February saw the Kinder and Elementary A classes focusing on parts of the body.
While teaching the names of various parts of the body is important it's usually difficult to get the children to retain the vocabulary. Even the ubiquitous 'Head, Shoulders, Knees and Toes' often fails to make a lasting impression aside from teaching them 'kneezza' the combined sound of 'knees and ...' !
So this year in our Elementary A classes we tried creating something a bit more impressive, we had one student lie down while we traced their outline onto some big sheets of paper. The students then had to label the different parts of the body as a team exercise. Aside form a few requests from some of the children (especially the boys) for extra body part naming, it was great fun!
One of our students gave us this as a present last week.
Can you tell what it is? The shape is of course Mount Fuji, or Fuji-san, and the contents are youkan (a Japanese sweet made from beans.)
In Japan Mount Fuji pops up everywhere but this is the first time I've seen it depicted in youkan!
They were delicious by the way!
Shiori, one of our lesson assistants, visited New York recently and she brought back this book as a present.
One Yellow Fish by Linda Kranz, features, as well as the aforementioned yellow fish, other fish of different colours, sizes and shapes.
It makes a great addition to our ever expanding library of children's English language books. There are over 1100 titles in the library so far, all available for englishpool members to borrow.
As well as a selection of board books for younger children, we have the complete set of Oxford Reading Tree, titles from Jolly Phonics, Rigby Star ans Collins Big Cat readers. So there's something for everyone to enjoy.
Last Saturday, 11th February, saw the 15th New Year Kids Museum event held at the Ushigome Tansu Centre. We were proud to be able to support the event through placing two advertisements in the event pamphlet, one for englishpool and one for The Three Little Pigs.
This annual event is organised by Shinjuku Kodomo Gekijo, and as well as featuring performances from the various circles under the Shinjuku Kodomo Gekijo umbrella (including Kobuta wadaiko, The Diamond Lilies gospel group) there are also performances from other organisations run for children in Shinjuku-ku (including Unicycle Shinjuku Azalea, Yuttarino and Shinjuku Junior Leaders.)
I am always surprised at the high quality of the performances and the professionalism of the event, and this year was no exception. It really is amazing what can be achieved by people volunteering their time and energy.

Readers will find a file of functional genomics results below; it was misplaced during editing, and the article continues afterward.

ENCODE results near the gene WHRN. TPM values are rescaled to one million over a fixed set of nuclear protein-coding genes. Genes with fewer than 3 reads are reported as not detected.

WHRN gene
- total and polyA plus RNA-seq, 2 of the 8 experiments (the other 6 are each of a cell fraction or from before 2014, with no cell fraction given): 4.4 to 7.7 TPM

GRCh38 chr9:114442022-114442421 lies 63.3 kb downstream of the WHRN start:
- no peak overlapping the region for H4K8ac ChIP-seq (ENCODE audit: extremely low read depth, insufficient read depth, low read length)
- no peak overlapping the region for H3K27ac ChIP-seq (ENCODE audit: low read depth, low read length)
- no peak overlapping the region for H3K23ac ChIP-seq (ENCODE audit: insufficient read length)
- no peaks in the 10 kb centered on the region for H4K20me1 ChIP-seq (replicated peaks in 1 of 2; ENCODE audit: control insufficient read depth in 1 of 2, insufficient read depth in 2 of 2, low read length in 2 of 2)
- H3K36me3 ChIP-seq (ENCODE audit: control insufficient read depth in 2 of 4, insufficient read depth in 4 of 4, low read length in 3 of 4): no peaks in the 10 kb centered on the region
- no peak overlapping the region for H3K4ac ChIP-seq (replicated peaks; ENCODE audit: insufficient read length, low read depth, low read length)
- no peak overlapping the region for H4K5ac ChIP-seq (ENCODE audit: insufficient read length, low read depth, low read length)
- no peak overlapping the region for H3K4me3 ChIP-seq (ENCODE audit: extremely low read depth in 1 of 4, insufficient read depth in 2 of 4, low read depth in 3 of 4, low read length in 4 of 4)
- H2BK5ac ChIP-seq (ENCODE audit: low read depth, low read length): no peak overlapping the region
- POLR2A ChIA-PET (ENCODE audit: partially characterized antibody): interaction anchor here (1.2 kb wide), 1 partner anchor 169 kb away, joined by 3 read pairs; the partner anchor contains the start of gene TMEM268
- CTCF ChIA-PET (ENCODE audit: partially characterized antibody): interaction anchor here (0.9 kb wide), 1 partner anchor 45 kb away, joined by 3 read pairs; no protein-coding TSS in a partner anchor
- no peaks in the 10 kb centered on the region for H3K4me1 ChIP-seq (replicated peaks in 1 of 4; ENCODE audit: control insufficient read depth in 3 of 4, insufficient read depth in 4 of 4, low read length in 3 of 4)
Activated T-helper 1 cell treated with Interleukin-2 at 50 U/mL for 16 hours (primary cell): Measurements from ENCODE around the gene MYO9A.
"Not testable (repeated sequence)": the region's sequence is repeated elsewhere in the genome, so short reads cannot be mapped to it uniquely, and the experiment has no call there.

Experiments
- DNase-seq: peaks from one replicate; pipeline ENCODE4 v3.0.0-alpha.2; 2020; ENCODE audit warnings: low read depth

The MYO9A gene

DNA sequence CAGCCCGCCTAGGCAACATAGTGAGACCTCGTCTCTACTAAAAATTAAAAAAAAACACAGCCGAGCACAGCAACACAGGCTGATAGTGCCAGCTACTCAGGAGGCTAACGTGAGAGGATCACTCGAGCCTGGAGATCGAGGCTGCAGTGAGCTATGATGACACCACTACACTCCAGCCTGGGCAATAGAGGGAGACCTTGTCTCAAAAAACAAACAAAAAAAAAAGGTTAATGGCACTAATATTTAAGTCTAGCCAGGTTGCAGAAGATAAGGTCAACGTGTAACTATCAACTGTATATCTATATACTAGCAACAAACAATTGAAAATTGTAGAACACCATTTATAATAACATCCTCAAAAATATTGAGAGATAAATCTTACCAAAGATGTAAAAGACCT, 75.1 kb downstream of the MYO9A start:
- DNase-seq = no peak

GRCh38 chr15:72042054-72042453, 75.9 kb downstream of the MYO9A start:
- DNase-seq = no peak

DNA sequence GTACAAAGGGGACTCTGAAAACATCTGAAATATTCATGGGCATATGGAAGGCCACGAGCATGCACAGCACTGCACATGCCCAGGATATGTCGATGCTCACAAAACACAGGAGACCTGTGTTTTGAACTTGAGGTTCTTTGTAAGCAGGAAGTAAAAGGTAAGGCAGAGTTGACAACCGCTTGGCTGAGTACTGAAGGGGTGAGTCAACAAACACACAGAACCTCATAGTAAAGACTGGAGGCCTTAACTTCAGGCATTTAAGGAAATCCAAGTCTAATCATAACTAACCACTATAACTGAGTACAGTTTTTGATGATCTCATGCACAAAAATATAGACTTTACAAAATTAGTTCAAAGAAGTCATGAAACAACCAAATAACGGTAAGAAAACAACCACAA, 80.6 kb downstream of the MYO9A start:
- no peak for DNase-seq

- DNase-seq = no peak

P.S. Next year I'll try and write this kind of post before the event...to encourage you to attend, like.
We were asked by my local Chokai Association (think parish council) if we could provide a one point lesson for their upcoming newsletter.
Naturally we said 'yes'; so after a bit of brain scratching we came up with the theme of directions, as it's probably the most common reason for foreign visitors and the Japanese population to interact.
I also got to have myself featured as a local business, cue mug shot:
The owner of Andy's Country Farm in Wakamatsucho, who provides the flower displays for The Three Little Pigs was also featured. So all in all not a bad bit of free publicity.
Thank you, Toyama 1 Chome.
P.S. Actually it's not the first time for them to be featured, check out last summer's edition on our facebook page.
Every year, in our Sprouts classes, we have a theme of autumn/fall colours. We ask the children and mothers to bring in any interesting leaves they may find. We then arrange look at and talk about the leaves, noting colour, shape and anything else that may be of interest.
As well as leaves, we also receive other autumn items such as chestnuts, acorns and pine cones. All create a great theme that is fun to talk about.
Just in case any of the children and mother pairs forget to bring in any leaves, I also take a walk through Toyama Park collecting various items. The above picture shows my haul of autumn goodies, including various leaves, pine cones types and some very spherical acorns.